Lobster landings and the value of the catch both decreased in 2017, but Department of Marine Resources officials say the fishery remains strong.
Almost 111 million pounds of lobster were landed in Maine last year, down from 132 million pounds in 2016 and 122 million pounds in 2015. Landings have exceeded 100 million pounds each year since 2011.
The value of the catch was $433 million, according to DMR, down from $540 million in 2016 and $502 million in 2015. Including bonuses paid by lobster coops, the income was $450 million last year.
For context, just ten years ago, in 2007, Maine fishermen landed 64 million pounds at a total value of $280 million.
Despite the dip, DMR Commissioner Patrick Keliher said he remained confident about the strength of the fishery. But since 2012, he has focused on “being ready for a decline,” he told an audience of fishermen at the annual Maine Fishermen’s Forum in Rockport on March 3.
In southern New England, lobster landings dropped by 75 percent in recent years, and “they weren’t prepared,” Keliher said.
“I’m not panicked about this natural variation,” he said, given that the landings were the sixth highest of the last seven years, but he is concerned about the nearly $100 million loss in the coastal economy.
One significant detail of the landings data confirms what fishermen and scientists have been saying—the species is being found in greater abundance north and east. A map presented at the forum showed that in lobster zone A, which runs from Schoodic Point to Calais, 24.6 million pounds of lobster were landed, making up 22 percent of the total catch. Zone G, the southern-most zone, from the New Hampshire border to Portland, saw just 4.1 million pounds landed, 3.7 percent of the total.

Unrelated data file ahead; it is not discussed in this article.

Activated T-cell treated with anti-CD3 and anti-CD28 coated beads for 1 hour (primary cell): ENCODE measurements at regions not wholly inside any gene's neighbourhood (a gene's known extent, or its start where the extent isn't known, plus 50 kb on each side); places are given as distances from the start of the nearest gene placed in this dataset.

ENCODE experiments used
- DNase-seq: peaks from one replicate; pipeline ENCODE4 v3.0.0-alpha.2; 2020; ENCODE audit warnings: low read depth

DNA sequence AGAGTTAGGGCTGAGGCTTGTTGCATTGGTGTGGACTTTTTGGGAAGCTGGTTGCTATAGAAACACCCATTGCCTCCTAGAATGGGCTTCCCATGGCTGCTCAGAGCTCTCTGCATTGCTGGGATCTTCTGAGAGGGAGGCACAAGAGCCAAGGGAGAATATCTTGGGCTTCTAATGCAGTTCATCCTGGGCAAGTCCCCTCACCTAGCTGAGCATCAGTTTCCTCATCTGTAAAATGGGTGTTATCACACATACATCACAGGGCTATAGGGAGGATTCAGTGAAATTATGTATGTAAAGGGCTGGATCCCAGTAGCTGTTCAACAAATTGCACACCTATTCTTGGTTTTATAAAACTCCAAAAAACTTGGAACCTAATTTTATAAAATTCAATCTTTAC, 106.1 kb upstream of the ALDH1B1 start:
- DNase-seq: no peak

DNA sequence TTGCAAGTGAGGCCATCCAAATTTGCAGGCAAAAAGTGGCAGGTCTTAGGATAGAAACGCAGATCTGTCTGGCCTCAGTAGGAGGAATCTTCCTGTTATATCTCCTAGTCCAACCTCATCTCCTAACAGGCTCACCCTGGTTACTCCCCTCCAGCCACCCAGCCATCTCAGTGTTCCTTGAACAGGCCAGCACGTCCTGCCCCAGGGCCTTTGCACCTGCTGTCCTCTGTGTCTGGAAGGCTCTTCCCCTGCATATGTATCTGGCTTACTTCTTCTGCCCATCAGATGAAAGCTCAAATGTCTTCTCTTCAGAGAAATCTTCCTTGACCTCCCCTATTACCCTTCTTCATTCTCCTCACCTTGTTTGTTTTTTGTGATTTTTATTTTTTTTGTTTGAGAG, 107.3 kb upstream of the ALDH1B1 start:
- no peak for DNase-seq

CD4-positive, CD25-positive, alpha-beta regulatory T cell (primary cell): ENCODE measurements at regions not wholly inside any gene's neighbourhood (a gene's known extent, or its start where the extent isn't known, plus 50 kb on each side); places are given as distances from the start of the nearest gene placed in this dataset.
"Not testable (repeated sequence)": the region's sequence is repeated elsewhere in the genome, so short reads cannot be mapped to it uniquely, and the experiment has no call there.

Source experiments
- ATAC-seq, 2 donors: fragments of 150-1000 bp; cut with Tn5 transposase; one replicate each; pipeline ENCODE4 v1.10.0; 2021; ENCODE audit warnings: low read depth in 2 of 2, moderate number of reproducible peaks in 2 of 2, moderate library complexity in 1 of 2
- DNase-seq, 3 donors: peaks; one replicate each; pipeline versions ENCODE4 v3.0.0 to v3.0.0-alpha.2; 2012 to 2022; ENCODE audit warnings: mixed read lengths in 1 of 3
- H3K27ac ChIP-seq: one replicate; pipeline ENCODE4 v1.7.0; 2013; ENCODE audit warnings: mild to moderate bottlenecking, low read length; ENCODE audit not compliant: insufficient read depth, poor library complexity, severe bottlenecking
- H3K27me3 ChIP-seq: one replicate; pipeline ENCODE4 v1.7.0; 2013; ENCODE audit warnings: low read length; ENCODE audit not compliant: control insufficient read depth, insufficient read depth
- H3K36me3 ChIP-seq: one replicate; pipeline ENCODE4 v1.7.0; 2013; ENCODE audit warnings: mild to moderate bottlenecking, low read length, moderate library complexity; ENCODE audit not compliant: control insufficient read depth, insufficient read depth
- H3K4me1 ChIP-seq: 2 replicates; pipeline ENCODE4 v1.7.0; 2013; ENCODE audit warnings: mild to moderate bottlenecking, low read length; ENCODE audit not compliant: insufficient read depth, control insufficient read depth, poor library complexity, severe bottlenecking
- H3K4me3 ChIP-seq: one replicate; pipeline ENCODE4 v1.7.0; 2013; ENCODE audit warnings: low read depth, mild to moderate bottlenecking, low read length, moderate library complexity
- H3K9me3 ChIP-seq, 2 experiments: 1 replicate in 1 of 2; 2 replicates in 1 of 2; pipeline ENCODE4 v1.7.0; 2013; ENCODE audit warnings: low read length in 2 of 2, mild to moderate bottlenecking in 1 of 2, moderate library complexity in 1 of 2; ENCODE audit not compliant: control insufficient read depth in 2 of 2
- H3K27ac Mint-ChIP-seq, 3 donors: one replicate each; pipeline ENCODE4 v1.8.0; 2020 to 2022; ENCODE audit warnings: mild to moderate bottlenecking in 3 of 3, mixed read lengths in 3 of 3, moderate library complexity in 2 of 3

Sixty-one percent of the landings were in the easterly three zones, while just 20 percent were caught in the southerly three zones.
At another session at the forum, a 2016 study of the industry completed by Colby College’s Michael Donihue described the lobster fishery’s $1 billion economic impact on the coast. The ancillary businesses, such as dealers who purchase from lobster coops, are often unseen, said Annie Tselikis of the Maine Lobster Dealers Association. In 2016, there were 300 licensed lobster dealers.
“These businesses are really hidden in warehouses,” she said. Donihue added that the sorting and packing work often hires “people that no one else will employ.”
Ancillary businesses include trucking firms, water companies that supply holding tanks, and fuel businesses. The study found that lobster dealers had a direct economic impact of $187 million, supporting 740 jobs. Indirect and induced impacts totaled about $57 million, supporting another 173 jobs.
In all, the study concluded that the annual contribution to the state’s economy was $1 billion, supporting 4,000 jobs.
“It’s the first time we’ve gotten a good sense of the impact of this industry on the Maine economy,” Donihue said.
The full report is available at Colby.edu/lobsters2dollars.